- ---- by Richard G. SmithBaudrillard published dozens of articles in the topical and political journal Utopie (Revue de sociologie de l'urbain), many of which were subsequently republished as chapters in his books of the 1970s and 1980s, appearing in CPS, MP, SS, S, GD and SSM. In 2006, many of Baudrillard's Utopie articles were finally collected together in English as Utopia Deferred: Writings for Utopie, 1967-1978 (2006b). From 1966 Baudrillard taught sociology at the University of Paris X at Nanterre, and it was in that year that the Utopie group was established: 'Utopie truly began at Lefebvre's place at Navarrenx, in the Pyrenees, in 1966. I got to know the group. In fact, just before 1968. All of this really began right before 1968 . . .' (UD, 16). The first issue of the periodical Utopie appeared in May 1967 with Hubert Tonka, an architect and Henri Lefebvre's assistant, as its managing editor. The publication brought together 'a few architects and young intellectuals' (UD, 13): the sociologists Jean Baudrillard, René Lourau and Catherine Cot, the architects Jean Aubert, Jean-Paul Jungmann and Antoine Stinco, and the landscape architect Isabelle Auricoste. The journal's membership ﬂuctuated around the first issues until a principal group, including Baudrillard, remained. In the 1990s there was initially some confusion as to the history of the journal, with Genosko (1994: 166) only examining 'the first seven issues up to August-September 1973'. However, it is now established that the journal was, in fact, published for a decade, the final issue being that for December 1977-January 1978 (Number 17). In an interview Baudrillard comments that Utopie ended around this time because, with 'the appearance of the Giscardian type of liberalism in 1975-6, it suddenly became evident that these small journals were doomed because they no longer had anything to say that mattered' (RC, 32-3), 'They did not speak to anyone any more, they no longer had an impact' (BL, 64), consequently Baudrillard shifted his energies to co-found the journal Traverses.Baudrillard had a central role in the establishment and success of Utopie whose collective aim - nourished by the thought of Henri Lefebvre - was to advance a radical ultra-left critique of architecture, urbanism and everyday life: 'the intention was to surpass architecture as such, just as urbanism as such had been surpassed and as the Situationists had liquidated the space of the university as such . . . Everyone was trying to liquidate his own discipline' (UD, 13). While Utopie was 'a minor radical review, of a situationist type' (BL, 64), 'a little on the margin' (UD, 17), that sold few issues, it nevertheless ﬂourished for just over a decade as its founders and contributors had, if not a common project, then at least a clear sense of what they were opposing, 'society, power are on the other side' (BL, 64), and were also energised by having a sense that they were speaking to a movement and atmosphere of revolt that existed in some sections of French society around the events of May 1968: 'The 1968 event came, in some way, to "realize" the project, though also, in the same blow, to extinguish a little of its potential' (UD, 15).Passwords§ may 1968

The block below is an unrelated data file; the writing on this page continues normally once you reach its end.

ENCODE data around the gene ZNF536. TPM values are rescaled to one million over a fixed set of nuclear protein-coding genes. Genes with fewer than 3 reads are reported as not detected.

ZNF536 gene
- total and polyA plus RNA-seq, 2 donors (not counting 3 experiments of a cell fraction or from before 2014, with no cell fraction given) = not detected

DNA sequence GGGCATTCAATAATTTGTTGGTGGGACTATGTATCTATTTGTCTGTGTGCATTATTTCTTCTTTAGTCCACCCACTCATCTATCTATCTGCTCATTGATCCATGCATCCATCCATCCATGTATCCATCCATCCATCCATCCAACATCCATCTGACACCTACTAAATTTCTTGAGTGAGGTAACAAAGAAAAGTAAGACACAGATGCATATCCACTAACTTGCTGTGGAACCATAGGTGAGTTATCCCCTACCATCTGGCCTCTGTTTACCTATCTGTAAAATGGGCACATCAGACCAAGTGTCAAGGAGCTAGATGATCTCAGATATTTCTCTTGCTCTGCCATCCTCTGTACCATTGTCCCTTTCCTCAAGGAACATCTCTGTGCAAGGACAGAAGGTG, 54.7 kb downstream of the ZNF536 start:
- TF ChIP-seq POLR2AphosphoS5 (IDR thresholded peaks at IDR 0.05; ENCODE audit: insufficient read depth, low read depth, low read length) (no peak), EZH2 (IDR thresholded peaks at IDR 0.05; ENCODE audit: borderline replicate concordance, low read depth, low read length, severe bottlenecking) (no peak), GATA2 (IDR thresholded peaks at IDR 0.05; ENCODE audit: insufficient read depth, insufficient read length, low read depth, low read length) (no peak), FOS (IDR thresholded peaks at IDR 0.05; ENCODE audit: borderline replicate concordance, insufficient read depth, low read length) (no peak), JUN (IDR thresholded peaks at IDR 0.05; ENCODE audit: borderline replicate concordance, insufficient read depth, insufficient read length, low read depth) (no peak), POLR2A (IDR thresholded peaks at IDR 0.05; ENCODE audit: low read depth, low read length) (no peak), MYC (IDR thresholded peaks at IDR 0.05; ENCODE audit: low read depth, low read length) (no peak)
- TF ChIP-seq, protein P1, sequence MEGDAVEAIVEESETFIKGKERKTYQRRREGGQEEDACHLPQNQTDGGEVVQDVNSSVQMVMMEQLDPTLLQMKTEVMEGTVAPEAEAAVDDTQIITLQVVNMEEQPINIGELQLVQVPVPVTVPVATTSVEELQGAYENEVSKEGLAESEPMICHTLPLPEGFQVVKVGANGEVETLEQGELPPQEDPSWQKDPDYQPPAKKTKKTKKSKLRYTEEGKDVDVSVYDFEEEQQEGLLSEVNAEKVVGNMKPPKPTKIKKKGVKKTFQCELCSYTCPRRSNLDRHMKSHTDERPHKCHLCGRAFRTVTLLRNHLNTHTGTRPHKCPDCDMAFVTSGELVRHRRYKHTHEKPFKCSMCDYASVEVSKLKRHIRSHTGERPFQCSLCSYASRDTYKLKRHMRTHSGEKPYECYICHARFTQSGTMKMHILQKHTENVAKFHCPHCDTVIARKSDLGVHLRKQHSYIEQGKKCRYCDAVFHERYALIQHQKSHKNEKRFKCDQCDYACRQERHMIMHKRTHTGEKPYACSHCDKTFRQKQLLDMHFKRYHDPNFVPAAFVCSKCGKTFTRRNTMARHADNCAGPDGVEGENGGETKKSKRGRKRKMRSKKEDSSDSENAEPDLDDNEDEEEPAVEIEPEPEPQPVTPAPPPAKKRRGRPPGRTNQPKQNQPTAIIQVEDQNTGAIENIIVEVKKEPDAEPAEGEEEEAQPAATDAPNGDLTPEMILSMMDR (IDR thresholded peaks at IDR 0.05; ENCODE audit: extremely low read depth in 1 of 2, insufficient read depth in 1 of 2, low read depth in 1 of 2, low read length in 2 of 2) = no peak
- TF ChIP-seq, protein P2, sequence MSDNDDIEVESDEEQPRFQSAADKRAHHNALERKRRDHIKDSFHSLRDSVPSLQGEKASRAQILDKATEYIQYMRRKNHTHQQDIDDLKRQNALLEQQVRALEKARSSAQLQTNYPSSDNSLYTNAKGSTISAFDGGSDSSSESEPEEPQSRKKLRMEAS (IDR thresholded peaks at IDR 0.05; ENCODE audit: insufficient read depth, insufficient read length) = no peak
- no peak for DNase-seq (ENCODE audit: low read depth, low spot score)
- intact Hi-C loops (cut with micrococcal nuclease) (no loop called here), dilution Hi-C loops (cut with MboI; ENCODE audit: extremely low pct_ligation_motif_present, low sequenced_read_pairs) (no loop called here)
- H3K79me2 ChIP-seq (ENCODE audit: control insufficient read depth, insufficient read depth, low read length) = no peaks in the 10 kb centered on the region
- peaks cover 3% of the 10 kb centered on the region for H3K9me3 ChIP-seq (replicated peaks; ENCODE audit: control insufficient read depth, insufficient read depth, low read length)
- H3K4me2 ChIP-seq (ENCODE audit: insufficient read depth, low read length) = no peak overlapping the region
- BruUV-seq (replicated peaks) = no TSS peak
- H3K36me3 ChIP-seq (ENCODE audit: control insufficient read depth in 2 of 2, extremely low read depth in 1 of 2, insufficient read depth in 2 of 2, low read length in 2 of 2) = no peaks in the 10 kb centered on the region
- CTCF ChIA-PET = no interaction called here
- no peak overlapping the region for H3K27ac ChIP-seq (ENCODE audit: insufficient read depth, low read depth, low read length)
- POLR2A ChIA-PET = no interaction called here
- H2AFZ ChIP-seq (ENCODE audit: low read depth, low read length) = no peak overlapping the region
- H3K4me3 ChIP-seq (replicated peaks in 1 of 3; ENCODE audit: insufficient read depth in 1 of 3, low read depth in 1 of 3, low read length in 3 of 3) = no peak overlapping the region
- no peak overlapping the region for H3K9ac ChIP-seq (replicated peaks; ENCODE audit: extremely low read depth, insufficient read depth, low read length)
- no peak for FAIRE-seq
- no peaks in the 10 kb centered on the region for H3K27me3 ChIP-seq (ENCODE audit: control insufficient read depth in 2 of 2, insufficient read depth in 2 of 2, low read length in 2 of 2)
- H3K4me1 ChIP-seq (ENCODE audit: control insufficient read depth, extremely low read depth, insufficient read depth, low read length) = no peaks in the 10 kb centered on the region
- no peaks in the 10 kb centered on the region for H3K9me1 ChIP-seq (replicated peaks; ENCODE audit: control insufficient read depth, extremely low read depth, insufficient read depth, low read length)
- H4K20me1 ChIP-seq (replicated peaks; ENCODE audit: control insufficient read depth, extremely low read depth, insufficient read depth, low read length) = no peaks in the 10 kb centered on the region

The Baudrillard dictionary. Richard G. Smith. 2015.